The Nanny Tragedy

Woke up this morning to news of The Nanny Tragedy. Last night, around 5.30, a mother came home to her apartment building with her three-year-old daughter to find her two other children aged two and six dead in the bath from stab wounds, the children’s 50 year-old nanny unconscious beside them with her throat cut.

It’s difficult to over-estimate the impact a tragedy like this has on the Upper West Side. As a resident of just two months standing I’m already very aware of how tightly knit this community is, where each apartment building is a living village and each village abuts the next. The details of this story are particularly resonant; touching on so many fundamentals of UWS living from geographical to cultural. The family lived in a luxury building near the Park, the nanny lived on the other side of the neighbourhood near the River. The father is a high-flying media executive; the mother is a volunteer art teacher of pre-school children at the Hippo Playground in Riverside Park. The relationship between the family and the nanny was close enough to allow a holiday with the nanny’s family in the Dominican Republic. This domestic set-up is a microcosm of the cross-cultural support structure that sustains the Upper West Side’s socially liberal ideals – not to mention enabling the everyday practicalities.

Today Central Park was unusually bereft of dog-walkers; many more parents would have walked their children to school this morning. There were a lot of sad eyes around, a quietness. The La Rochelle building on West 75th Street had overnight acquired a dark notoriety. Sad to say, the story has all the hallmarks of a future made-for-TV movie – aided by access to the mother’s blog on ‘life with the little Krim kids’ – a fact which the media, even the usually restrained New York Times, seems to have embraced with its lurid narrative and quotes of ‘bloodcurdling screams’. Of course, this is not a tragedy unique to New York and thankfully it’s a rarity anywhere in the world, but it will take a while for it to recede in the minds of the Upper West Side’s strong family community. In the coffee shop this morning I overheard a woman on the phone say, ‘We never knew we had it so good. Until yesterday.’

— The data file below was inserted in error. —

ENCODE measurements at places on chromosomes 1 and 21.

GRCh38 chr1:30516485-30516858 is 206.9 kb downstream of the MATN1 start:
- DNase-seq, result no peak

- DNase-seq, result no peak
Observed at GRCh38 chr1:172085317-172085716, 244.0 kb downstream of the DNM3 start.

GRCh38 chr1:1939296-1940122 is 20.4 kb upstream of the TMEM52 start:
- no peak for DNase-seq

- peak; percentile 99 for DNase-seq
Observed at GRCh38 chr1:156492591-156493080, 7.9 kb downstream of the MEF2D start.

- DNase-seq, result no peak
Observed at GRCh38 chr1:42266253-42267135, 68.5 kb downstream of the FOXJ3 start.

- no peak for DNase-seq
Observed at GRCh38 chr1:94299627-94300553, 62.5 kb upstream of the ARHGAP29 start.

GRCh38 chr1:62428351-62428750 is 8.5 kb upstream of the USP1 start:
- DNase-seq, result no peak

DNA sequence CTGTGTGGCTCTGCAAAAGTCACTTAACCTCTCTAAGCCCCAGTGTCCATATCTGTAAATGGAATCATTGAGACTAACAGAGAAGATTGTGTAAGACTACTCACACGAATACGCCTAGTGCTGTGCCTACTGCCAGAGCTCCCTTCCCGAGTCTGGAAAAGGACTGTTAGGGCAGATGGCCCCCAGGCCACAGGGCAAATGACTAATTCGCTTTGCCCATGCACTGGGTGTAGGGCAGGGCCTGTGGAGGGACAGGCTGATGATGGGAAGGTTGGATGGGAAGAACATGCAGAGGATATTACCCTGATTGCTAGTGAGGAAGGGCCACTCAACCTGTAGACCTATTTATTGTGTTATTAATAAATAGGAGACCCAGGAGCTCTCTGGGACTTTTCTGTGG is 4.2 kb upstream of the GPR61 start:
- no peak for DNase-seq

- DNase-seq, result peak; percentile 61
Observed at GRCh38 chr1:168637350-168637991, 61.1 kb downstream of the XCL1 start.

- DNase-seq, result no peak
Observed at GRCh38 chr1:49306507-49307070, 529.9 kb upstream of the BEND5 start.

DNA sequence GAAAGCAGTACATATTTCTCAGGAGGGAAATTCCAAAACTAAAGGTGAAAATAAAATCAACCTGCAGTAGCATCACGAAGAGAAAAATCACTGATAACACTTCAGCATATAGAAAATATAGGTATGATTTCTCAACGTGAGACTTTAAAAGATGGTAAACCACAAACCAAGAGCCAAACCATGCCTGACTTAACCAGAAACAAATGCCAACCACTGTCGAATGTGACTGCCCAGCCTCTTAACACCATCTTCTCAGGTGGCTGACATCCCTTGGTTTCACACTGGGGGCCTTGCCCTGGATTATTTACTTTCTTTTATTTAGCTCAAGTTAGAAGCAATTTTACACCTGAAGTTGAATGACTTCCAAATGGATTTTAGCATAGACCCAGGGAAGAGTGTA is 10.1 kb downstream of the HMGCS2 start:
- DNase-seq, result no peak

One Response to “The Nanny Tragedy”

  1. now a days we really can’t trust and feel safe. it is a sad story and how sick the person who did the heinous crime.

Leave a Reply

Fill in your details below or click an icon to log in: Logo

You are commenting using your account. Log Out /  Change )

Google+ photo

You are commenting using your Google+ account. Log Out /  Change )

Twitter picture

You are commenting using your Twitter account. Log Out /  Change )

Facebook photo

You are commenting using your Facebook account. Log Out /  Change )


Connecting to %s

%d bloggers like this: